Saturday, December 27, 2008
You can compare sushi to Christmas. Here's how it works: if you aren't a sushi chef, and I am assuming you aren't, and you attempt to make sushi at home (which most of us don't) you will know first hand that it's nearly impossible to make. Don't get me wrong, you can do it but the process is labor intensive and the finished product is usually decent at best. In the end, the rolls that took you most of the day to make are gobbled up in 3 seconds.
Making sushi is a condensed version, a replica, a 1/64 scale of Christmas. Hours, days and months are spent determining what your family member wants. Scratching down ideas, picking up on hints, doing the necessary research of where to get it, and on and on. Like making sushi, you don't want to start too early because tastes change (sushi goes bad), and prices vary. You don't want to wait too long either because of crowds and availability, shipping time, and the chances someone else already got the pajamas is great. Wait until the last minute to make an eel and avocado roll and, well, you won't have sushi.
So comes Christmas day and the moment you are ready to eat the fresh cut rolls. Looking pretty in bows and decorative paper (the presents under the tree), the kids tear into it. Every year you want to make the act deliberate and measured. "Stevie you open 1 present, then let your sister Cindy open 1," mom says. "Okay mom," says Stevie. For 1 or 2 presents the new method works, then chaos breaks loose and the attention span of a 4-year-old clicks from "I can do it" to "Uhh no." And in an instant, that fleeting moment of controlled chaos becomes a mass of wrapping paper, cardboard, plastic, and drunken toy joy.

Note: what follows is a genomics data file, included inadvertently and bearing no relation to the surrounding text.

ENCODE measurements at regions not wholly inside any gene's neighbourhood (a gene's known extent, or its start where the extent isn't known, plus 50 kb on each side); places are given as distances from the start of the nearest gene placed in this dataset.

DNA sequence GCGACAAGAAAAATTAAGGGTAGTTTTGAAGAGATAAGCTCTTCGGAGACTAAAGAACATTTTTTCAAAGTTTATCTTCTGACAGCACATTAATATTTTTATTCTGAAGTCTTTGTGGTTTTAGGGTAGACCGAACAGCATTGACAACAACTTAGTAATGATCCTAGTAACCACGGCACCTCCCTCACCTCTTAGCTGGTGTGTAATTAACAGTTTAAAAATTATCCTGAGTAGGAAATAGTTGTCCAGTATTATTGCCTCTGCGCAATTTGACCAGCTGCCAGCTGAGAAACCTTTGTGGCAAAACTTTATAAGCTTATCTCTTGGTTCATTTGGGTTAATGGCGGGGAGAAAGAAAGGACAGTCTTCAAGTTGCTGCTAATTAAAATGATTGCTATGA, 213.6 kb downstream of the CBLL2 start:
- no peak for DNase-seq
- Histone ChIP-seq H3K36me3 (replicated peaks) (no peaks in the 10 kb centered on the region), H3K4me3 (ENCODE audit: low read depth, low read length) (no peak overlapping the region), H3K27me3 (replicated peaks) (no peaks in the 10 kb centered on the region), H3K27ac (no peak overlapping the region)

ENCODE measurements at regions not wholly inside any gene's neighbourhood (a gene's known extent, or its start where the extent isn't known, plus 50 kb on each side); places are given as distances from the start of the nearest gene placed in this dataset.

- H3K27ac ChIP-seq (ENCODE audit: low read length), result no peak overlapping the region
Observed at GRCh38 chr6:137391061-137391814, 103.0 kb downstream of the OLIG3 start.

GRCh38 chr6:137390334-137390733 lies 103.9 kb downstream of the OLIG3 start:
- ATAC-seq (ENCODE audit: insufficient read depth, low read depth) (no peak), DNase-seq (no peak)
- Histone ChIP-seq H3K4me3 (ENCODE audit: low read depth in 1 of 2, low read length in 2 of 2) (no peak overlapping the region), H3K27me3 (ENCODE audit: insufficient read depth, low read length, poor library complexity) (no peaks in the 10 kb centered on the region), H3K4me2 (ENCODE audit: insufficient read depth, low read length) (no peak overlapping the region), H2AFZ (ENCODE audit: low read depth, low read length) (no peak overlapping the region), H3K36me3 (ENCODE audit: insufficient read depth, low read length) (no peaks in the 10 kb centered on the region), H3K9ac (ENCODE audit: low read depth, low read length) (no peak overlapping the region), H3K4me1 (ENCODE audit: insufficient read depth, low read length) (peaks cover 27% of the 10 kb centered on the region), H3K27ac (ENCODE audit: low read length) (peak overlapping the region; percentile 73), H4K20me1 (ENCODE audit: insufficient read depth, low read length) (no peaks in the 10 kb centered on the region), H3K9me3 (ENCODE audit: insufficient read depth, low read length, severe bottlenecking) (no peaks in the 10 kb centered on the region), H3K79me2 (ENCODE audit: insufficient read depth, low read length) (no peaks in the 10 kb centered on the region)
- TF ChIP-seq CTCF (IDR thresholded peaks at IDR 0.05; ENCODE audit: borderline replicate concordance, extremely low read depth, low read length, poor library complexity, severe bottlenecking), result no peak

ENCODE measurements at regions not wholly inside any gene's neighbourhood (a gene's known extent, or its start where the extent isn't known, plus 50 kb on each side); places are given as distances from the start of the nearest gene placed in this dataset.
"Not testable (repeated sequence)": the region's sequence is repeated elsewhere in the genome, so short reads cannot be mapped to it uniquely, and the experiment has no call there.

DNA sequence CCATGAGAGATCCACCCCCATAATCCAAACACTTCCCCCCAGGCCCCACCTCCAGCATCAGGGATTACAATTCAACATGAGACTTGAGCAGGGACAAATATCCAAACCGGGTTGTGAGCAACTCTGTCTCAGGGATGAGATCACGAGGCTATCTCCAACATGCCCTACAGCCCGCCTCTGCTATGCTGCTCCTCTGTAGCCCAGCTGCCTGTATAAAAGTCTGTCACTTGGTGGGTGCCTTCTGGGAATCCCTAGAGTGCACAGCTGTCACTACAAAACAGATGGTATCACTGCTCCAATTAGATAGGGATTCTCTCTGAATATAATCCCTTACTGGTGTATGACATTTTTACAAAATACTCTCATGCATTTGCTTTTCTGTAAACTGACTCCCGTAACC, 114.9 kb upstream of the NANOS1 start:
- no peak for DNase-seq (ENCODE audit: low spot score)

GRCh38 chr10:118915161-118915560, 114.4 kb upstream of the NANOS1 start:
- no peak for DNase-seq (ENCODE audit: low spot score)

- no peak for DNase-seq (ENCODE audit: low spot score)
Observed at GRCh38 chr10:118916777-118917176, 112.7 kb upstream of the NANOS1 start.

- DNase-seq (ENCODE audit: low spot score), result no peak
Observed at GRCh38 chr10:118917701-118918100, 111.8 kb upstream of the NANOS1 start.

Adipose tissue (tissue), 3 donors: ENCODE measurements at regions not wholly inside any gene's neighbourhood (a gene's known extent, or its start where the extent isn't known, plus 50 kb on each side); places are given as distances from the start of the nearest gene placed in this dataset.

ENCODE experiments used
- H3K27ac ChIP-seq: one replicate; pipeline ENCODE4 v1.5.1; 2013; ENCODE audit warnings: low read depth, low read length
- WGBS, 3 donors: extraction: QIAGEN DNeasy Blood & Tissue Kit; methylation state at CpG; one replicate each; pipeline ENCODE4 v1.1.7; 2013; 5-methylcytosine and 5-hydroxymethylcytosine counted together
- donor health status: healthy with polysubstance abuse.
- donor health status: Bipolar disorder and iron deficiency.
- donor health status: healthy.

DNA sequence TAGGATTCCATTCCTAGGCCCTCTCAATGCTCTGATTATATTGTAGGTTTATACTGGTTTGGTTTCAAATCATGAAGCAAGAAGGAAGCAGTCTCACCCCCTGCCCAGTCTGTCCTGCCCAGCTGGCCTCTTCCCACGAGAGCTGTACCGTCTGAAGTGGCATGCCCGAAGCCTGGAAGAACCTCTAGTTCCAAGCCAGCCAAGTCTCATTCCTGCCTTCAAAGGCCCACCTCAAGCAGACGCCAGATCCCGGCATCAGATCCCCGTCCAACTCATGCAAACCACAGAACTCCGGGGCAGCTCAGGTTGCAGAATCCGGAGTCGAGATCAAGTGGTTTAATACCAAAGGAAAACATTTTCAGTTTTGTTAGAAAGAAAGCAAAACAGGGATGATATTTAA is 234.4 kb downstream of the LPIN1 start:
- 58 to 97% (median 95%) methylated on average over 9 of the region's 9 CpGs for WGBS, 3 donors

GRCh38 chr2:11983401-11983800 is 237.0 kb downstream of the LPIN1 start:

The sushi experiment is the same way. Buy the paper, make the sticky rice, get the freshest ingredients, shop all over town for the equipment, labor over it, roll it, make it look pretty, cut it like your local shop and present it. Like opening presents you attempt to maintain some self-control: eat a roll, rest, sip some Asahi, clean your palate with ginger, and dive back in. For 1 roll it works, then you refer back to the uncontrolled state and rolls disappear with blinding speed. Next thing you know, the rolls are gone and you sit in that same drunken stupor that unwrapping presents creates.
So in a weird twist of imagination Christmas and sushi are the same. Both are hard work, both get you drunk and full, and ultimately you do both all over again.
Long live Christmas
Posted by twones at 10:21 AM